Fifty dollars a bottle and priced just right. Now, I’m not talking about a delightful little bottle of burgundy that goes nicely with braised lamb shanks for autumn dinners. The burgundy, after all, would be 25 ounces worth. I’m talking about a bottle of nail...

‘Come here, we will give you a great deal on real estate!’ ‘No, come here and you’ll get a tax break!’ ‘No, come here instead and we have a grab bag of subsidies so awesome it will be like you are operating for free!’That’s what...

I really don’t think Serena Williams needs any sympathy from me, particularly when it comes to talking about earnings, but it still bothers me a bit that she is frequently referred to as one of the ‘highest earning female athletes ever’, rather than just ‘highest...

Of course I like Whole Foods. How can you not? It is like going to a carnival, almost. The cheeses are beautifully displayed with generous samples offered, the prepared food aisles are filled with yummy products you never knew you wanted, the flowers are always...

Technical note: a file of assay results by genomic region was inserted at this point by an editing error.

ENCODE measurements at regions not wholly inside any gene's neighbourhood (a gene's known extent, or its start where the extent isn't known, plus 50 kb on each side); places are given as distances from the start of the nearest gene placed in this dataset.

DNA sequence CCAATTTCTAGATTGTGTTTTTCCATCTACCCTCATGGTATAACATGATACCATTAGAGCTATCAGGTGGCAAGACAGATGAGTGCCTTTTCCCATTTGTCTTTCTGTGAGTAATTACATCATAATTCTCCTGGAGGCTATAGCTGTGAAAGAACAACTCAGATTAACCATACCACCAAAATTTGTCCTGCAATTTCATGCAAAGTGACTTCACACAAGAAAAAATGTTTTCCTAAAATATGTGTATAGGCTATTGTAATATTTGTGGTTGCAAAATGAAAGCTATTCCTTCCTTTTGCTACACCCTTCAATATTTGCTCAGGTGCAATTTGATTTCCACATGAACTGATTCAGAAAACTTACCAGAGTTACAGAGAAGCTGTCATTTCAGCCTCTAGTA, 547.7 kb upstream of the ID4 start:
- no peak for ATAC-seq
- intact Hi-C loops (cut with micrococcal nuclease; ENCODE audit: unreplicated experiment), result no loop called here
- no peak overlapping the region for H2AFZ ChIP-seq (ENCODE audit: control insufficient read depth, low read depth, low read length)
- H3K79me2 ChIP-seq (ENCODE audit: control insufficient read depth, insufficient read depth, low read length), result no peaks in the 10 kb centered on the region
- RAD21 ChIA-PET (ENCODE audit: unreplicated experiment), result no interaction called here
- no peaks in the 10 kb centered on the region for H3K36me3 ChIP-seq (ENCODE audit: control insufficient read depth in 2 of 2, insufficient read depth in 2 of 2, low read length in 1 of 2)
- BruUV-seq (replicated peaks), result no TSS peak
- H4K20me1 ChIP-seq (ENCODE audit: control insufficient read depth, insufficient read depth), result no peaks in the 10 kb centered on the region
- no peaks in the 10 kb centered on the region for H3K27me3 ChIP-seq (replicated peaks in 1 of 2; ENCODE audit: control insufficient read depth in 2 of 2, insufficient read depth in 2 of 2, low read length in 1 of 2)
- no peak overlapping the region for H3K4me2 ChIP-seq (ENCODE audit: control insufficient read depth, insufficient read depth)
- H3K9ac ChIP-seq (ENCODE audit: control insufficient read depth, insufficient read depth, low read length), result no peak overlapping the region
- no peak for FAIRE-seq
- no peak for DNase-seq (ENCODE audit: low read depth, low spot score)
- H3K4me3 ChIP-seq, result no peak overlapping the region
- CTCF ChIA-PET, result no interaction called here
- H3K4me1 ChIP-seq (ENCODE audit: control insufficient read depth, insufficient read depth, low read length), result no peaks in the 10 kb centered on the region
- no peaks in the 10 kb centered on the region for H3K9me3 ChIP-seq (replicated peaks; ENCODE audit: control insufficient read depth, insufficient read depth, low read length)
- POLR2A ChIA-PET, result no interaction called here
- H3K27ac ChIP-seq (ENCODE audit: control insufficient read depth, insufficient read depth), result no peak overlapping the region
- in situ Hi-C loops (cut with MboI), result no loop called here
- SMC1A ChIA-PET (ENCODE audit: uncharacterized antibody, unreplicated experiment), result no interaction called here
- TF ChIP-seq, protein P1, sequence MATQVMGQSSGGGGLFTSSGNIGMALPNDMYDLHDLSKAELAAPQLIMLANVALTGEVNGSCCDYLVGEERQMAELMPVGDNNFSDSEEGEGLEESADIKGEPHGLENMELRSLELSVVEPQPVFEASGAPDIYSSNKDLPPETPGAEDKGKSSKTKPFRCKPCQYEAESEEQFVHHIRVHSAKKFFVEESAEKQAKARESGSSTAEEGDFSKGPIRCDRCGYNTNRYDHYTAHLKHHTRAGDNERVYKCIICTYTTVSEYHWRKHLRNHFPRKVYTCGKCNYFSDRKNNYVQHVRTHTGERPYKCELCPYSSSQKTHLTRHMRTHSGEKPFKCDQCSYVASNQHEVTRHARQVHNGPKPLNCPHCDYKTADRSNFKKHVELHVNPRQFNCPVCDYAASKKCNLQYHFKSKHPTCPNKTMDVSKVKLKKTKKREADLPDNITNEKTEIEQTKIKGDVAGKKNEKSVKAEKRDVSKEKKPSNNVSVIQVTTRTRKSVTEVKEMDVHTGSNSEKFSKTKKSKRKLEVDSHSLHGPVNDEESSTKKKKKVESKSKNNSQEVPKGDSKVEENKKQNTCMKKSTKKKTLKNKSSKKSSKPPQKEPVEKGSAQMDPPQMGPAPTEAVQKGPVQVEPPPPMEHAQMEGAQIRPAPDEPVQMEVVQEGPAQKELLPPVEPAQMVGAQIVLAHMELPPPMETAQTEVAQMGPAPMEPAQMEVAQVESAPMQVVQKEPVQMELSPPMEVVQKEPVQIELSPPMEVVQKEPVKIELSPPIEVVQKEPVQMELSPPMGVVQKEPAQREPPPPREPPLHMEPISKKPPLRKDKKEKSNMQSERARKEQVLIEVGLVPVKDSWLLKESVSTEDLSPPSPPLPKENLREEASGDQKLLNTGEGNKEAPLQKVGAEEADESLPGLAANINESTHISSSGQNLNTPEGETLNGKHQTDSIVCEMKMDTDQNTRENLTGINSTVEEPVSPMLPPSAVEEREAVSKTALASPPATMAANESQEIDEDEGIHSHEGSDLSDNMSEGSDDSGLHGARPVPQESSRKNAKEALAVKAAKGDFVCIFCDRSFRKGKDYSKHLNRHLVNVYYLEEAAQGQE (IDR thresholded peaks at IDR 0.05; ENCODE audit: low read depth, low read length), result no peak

Want to deal with the problem of income inequality? The answer is not, as many argue, to simply do a Robin Hood steal-from-the-rich-and-give-to-the-poor thing. According to a new study by the International Monetary Fund (IMF) , the best way to deal with inequities is to...

I’d like to think I am unique, imaginative, creative, different – and maybe I am all those things. But my deciding to tip-toe into politics is not a sign of that apparently. Oh right, let’s go back a step. I am now a politician, more or...